As shown in FIG. 4, the horn switch area 34, incorporates a portion of flexible switch 32 also having a conductor layer of flexible material 44, and circuit trace layer of flexible material 46. Outer cover 24 preferably comprises a relatively flexible, resilient material such as a polyurethane. Layer 44 has a plurality of bubbles 54, and is preferably formed from a stable plastic material having good adhesion properties. Most preferably, layer 44 is formed of Mylar™, a polyester film commercially available from DuPont. The number of bubbles in layer 44 should be sufficient in number such that the horn function can be activated from the center of outer cover 24 as set forth below.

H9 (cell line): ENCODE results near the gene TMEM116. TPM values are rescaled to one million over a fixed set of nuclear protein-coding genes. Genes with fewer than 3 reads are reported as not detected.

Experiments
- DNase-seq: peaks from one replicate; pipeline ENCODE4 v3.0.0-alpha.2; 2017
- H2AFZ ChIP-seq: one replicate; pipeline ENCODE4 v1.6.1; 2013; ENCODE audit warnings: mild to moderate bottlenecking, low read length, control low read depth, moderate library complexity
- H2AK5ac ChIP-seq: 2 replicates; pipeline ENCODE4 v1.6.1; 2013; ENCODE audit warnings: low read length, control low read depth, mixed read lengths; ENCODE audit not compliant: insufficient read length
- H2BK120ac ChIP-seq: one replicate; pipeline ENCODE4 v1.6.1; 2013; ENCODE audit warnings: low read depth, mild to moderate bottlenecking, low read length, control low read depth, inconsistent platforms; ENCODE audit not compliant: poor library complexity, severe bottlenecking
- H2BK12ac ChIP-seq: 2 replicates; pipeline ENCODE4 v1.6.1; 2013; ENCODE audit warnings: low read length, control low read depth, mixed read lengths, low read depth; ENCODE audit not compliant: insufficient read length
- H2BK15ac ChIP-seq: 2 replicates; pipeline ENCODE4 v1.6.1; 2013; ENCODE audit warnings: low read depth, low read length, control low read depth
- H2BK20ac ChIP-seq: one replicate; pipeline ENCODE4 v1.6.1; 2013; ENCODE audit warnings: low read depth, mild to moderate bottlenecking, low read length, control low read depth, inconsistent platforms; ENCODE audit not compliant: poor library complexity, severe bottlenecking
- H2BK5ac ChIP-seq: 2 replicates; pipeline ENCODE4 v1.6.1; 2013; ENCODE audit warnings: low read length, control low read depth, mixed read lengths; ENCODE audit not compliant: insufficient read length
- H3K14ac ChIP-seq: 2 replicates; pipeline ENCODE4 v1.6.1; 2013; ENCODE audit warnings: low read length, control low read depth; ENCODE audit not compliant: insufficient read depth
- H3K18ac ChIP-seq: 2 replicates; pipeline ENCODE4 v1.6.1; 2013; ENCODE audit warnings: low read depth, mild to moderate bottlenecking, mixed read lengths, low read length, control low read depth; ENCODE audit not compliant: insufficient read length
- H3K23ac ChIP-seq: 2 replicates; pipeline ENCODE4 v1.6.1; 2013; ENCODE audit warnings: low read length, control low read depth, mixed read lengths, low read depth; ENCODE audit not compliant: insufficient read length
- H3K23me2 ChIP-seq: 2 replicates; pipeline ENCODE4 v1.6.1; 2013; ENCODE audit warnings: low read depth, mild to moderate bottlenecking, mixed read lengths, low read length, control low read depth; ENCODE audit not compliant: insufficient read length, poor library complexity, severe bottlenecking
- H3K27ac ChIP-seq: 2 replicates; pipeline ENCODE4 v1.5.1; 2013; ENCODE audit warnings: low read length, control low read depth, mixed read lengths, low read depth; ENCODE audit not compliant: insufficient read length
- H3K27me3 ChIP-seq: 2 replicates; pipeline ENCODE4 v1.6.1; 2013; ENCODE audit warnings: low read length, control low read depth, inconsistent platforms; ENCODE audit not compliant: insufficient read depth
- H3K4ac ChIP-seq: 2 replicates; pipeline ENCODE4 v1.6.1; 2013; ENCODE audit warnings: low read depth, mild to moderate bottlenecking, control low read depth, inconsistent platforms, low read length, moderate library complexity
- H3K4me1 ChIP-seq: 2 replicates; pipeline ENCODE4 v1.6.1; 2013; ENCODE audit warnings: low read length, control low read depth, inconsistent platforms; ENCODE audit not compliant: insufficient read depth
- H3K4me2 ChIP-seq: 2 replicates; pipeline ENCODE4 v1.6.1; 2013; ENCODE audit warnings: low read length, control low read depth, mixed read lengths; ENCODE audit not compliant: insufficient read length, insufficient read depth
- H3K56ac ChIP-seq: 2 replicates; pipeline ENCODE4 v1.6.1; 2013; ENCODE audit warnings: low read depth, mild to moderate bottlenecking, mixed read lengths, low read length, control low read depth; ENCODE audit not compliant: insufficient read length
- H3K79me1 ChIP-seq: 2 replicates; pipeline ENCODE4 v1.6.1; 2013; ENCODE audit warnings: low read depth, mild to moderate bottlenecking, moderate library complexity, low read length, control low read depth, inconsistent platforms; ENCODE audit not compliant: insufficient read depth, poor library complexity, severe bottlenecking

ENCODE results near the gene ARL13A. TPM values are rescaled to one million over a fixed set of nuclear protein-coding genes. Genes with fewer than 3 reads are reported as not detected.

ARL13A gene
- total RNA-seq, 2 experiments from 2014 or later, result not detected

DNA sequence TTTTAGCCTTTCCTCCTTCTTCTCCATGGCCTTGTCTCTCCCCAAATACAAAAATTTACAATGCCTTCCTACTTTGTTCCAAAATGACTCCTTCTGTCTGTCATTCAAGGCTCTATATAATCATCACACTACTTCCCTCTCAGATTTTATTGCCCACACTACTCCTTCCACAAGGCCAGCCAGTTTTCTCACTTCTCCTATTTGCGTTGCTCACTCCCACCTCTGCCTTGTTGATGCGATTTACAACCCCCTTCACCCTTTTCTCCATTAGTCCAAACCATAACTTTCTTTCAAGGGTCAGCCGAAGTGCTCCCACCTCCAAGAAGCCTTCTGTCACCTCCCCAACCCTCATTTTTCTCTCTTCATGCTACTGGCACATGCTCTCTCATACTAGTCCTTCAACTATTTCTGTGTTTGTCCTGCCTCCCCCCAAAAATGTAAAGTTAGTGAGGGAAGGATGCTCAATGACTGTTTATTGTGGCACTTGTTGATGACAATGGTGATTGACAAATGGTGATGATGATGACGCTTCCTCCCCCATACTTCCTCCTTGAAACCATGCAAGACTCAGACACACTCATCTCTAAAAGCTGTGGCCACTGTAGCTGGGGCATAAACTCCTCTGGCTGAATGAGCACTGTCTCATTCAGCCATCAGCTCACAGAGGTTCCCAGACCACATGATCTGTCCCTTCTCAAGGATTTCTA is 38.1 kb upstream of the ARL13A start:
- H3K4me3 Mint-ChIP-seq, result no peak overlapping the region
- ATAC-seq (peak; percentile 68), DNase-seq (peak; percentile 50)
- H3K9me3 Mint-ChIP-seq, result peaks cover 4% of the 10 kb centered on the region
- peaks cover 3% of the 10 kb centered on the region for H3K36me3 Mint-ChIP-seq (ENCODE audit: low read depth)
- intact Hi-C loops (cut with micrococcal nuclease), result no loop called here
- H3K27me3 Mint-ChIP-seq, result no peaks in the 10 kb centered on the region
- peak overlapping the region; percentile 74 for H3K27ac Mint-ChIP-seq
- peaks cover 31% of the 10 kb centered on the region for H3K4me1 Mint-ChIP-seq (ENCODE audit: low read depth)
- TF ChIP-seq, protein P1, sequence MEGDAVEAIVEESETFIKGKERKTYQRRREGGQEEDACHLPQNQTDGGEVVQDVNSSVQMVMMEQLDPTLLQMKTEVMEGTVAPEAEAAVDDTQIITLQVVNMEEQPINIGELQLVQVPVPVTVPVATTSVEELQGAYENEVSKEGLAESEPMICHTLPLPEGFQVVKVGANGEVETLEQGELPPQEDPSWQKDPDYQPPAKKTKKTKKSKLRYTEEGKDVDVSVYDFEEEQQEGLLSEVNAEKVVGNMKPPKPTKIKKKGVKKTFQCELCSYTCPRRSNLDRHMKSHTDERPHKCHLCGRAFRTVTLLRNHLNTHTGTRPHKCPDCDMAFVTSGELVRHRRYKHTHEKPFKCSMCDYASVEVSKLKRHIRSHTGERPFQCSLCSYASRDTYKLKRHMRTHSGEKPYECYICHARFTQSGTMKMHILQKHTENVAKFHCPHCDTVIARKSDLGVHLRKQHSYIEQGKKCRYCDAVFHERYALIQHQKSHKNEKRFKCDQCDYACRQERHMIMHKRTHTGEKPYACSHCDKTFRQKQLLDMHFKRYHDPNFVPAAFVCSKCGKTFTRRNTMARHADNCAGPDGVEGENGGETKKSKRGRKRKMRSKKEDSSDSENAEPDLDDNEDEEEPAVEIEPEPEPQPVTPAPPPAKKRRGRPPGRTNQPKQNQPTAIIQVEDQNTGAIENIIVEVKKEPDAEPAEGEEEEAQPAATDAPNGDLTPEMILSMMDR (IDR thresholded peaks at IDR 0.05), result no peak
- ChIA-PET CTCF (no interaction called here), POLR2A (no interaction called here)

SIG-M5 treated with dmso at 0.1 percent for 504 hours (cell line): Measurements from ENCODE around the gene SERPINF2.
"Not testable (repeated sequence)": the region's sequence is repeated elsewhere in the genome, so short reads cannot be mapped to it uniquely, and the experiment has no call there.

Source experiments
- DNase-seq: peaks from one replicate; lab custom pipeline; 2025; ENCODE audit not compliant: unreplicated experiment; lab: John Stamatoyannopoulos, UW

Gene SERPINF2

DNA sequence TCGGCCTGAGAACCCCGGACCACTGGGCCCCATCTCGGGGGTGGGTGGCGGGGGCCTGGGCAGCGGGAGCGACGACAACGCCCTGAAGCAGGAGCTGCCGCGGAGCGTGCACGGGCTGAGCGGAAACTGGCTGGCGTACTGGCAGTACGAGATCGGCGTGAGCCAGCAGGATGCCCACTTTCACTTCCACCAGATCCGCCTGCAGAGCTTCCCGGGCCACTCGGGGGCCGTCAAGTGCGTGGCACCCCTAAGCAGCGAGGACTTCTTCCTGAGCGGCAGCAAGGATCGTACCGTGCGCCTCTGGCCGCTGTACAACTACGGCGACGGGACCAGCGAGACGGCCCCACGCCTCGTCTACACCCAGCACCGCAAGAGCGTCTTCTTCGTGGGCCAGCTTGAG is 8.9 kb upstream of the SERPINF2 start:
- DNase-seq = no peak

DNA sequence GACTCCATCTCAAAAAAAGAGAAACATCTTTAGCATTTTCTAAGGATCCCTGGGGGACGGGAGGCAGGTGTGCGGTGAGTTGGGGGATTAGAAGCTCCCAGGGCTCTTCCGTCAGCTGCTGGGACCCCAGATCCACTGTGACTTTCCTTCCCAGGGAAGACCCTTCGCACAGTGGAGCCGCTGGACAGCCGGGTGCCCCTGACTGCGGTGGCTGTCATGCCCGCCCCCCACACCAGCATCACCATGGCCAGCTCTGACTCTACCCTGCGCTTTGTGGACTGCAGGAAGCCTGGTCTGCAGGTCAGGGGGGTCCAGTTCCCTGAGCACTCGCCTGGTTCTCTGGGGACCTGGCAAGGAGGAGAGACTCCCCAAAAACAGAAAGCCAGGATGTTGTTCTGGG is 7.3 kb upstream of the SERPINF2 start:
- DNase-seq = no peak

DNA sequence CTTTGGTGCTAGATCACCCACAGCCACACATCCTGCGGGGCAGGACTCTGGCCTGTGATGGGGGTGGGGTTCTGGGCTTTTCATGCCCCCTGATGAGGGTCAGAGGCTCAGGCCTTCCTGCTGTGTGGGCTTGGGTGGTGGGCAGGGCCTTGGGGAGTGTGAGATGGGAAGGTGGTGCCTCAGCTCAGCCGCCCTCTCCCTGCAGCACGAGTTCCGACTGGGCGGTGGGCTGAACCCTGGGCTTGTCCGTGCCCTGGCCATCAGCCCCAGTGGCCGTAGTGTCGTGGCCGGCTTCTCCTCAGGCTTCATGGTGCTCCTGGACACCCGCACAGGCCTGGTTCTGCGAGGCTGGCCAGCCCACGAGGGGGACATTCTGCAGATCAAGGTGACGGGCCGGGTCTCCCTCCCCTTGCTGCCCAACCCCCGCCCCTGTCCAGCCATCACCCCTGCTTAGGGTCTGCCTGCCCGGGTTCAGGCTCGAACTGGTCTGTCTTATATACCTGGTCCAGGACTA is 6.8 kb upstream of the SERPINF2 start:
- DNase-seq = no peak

Trace layer 46 also comprises a flexible, resilient material. Most preferably, layer 46 is formed of Mylar™. A plurality of circuit traces 56 are etched onto a face 57 of layer 46 in a known manner and preferably comprise copper. The circuit traces include sufficient traces to achieve all of the necessary switch functions for the steering wheel. As an example, in the disclosed embodiment there are separate circuit traces to control cruise control and also horn functions. The use of a Mylar™ layer having etched circuitry is known in the art. An inventive feature of this invention is to utilize such a circuit to control all switching functions in a steering wheel. Moreover, the details of how the horn switch are achieved are also not known in the prior art.